Johannesburg-born Alistair Morgan’s debut novel, Sleeper’s Wake (Penguin SA), is a gripping read that provides an unusual social analysis for post-apartheid South Africa — a brand of ironic evolutionism in which human behaviour is rooted in its creaturely need for survival. Humans as social wrecks, only just clinging on to a makeshift kind of decency by their animal teeth.
For a certain mordant take on contemporary South Africa, this view works rather nicely.
Morgan, who breaks on to the South African fiction scene as the first non-American to have won the Paris Review‘s Plimpton Prize (for new short fiction published in that periodical in 2008), draws his characters as stunted survivors of both criminal violence and accidental disaster, which tests, and defeats, their ultrathin veneer of cultivation.
Beneath the fragile meniscus of sociality lies what Morgan clearly regards as the real thing — a primordial stew of animal passion in which the more telling contests, the ultimate deciders of human affairs, forbiddingly play themselves out in rapacious sexuality, bludgeon-aggression and teeth-baring desperation.
Whether you like this view of things is your own choice. I find it somewhat overdone, occluding vast areas of understanding about the complexity of human motives and their psychology. This is a novel that sweeps aside everything that came with Freud and after and says, look, here, in this stunted land, there are only animals and survivors. Well …
And yet for that very reason it is a grimly satisfying and compelling read in the way that stories packed with misery and appalling violence sometimes are, leaving us with a cathartic sense of relief — Aristotle’s expulsion of pity and fear embodied in characters in whose misery and disaster we take a kind of distanced measure of things, a philosophical metaview of the deep shit (or as the character Roelf in this novel would put it, the gemors) in which we find ourselves.
The main character in Sleeper’s Wake, the blandly named John, is a kind of male English-speaking South African urban Everyman, a writer who quickly rediscovers his essential inner baboon in a story of precipitous decline followed by uneasy recovery.
John was married, with imperfect joy, to a woman who out-earned him while he dilettantishly tried to “write a book”, had a clumsy one-afternoon affair with a magazine editor and then destroyed his career by an act of plagiarism while on multiple deadlines for several newspaper and magazine columns.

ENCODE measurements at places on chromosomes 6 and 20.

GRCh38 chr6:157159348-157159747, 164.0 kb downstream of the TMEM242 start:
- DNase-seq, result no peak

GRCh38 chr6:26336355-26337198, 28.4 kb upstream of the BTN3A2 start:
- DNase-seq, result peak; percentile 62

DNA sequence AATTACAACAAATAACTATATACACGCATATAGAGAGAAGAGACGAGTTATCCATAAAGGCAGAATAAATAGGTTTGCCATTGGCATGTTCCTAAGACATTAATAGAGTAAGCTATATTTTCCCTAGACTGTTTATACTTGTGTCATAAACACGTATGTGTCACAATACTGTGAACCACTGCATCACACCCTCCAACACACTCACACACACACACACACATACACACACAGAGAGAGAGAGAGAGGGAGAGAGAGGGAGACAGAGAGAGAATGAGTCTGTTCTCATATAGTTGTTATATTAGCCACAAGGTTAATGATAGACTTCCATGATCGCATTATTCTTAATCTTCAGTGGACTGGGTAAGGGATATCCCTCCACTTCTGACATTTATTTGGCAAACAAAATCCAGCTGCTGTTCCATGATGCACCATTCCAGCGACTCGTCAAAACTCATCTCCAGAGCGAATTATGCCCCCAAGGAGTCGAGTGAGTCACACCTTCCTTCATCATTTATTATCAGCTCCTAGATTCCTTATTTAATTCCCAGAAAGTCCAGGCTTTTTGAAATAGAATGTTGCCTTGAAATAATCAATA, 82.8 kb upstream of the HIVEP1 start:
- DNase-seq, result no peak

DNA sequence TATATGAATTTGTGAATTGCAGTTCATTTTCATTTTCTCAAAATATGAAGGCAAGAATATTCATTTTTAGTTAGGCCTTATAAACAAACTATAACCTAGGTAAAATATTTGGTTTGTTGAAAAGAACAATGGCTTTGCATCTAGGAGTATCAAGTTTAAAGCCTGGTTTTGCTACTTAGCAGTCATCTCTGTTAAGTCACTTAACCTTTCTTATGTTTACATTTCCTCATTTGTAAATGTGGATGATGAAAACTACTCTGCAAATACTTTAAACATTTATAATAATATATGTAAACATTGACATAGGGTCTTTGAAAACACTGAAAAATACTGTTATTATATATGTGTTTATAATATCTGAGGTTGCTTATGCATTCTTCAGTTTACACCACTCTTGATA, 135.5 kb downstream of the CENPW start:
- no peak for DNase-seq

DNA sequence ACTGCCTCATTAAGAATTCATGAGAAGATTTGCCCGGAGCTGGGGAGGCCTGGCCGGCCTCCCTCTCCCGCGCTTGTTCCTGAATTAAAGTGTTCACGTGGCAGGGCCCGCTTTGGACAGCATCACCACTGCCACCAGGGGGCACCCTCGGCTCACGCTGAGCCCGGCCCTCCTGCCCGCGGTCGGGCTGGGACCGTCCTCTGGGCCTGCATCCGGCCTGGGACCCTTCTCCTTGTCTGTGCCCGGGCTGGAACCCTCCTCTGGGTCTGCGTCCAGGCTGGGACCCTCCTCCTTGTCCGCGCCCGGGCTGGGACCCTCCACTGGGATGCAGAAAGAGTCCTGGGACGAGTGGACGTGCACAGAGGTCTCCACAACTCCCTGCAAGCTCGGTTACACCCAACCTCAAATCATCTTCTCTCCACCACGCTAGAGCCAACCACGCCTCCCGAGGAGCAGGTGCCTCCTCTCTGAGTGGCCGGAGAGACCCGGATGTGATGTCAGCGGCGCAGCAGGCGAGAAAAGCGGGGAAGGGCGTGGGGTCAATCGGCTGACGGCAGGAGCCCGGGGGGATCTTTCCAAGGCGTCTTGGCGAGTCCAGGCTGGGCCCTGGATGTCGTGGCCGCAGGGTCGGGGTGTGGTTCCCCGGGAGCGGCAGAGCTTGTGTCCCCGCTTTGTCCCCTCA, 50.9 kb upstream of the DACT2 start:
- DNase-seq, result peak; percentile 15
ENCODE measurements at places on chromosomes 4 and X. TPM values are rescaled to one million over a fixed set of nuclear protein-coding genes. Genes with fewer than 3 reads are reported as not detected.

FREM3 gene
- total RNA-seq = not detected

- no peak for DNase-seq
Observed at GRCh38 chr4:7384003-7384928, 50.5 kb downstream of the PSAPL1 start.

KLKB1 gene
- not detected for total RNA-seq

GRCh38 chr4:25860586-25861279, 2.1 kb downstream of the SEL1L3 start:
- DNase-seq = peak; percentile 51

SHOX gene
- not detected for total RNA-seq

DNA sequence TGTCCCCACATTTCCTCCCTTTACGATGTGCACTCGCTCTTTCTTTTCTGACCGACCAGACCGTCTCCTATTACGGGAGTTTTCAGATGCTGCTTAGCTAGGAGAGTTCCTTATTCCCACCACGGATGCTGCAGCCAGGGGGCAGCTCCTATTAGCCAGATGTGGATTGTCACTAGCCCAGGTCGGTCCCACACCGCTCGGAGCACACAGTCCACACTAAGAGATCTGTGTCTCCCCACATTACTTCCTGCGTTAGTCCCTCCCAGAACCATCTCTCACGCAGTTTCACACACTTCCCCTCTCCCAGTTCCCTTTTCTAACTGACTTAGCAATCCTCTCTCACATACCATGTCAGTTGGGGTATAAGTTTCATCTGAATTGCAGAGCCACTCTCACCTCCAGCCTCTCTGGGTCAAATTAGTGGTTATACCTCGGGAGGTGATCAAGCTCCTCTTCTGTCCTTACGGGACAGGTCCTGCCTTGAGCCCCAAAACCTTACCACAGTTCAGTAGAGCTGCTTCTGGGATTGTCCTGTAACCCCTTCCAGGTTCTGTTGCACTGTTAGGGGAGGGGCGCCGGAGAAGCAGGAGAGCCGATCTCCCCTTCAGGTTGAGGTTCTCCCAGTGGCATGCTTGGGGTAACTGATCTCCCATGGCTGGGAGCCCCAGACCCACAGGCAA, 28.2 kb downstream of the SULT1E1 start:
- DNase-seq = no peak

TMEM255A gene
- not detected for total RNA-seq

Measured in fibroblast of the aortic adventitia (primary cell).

Returning from a holiday in Mozambique with his wife and daughter — meant to restore their marriage and bring forth a pregnancy and new hope — John drives his car off the road in circumstances which remain murky, killing both the women in his life and leaving him a mental wreck.
He retreats to a cottage in Nature’s Valley in the Cape, which is where the novel’s events unfold. These involve various human castaways and desperadoes hiding out or “recovering” in Nature’s Valley, which quickly transforms from paradise into what poet Sydney Clouts called the “violent Arcadia” — a move that links Morgan to a long line of South African English-speaking settler-authors who have mythologised the country in precisely this way. Coetzee also did it in Disgrace (rape on the farm), but he raised it to a metafictional level — drawing the violent-Arcadia idea into play with several others — in a way that Morgan does not.
The family John encounters — father Roelf, daughter Jackie and son Simon — have emerged from an urban criminal attack in which men with balaclavas raped and murdered the mother. John is drawn into an uneasy alliance with these amputees, including an unwise sexual draw-down with the teenage girl, described in terms of amoral animal urges, which eventually turns into a baboon fight with the girl’s father; literally — a real baboon is involved.
Whereas most recent South African novels dealing with “crime” (a problematic term given the conditions, causes and symptoms it places under erasure) use this fast-growing South African genre as a form of social analysis, Morgan subsumes the “sociological” critique under a more embracing evolutionism: a “sleeper” theory in which everyone has a latent capacity for violence and destruction; all it needs is a trigger. In John’s words: “[T]he sleeper is a last resort self-preservation mechanism given to us by nature.”
Once in the grip of this universalism, all other causes and conditions are secondary. I can’t agree with this, but despite this unease, Sleeper’s Wake is a taut, fast-paced and absorbing read.
Leon de Kock convenes the creative writing programme in the school of literature and language studies at Wits University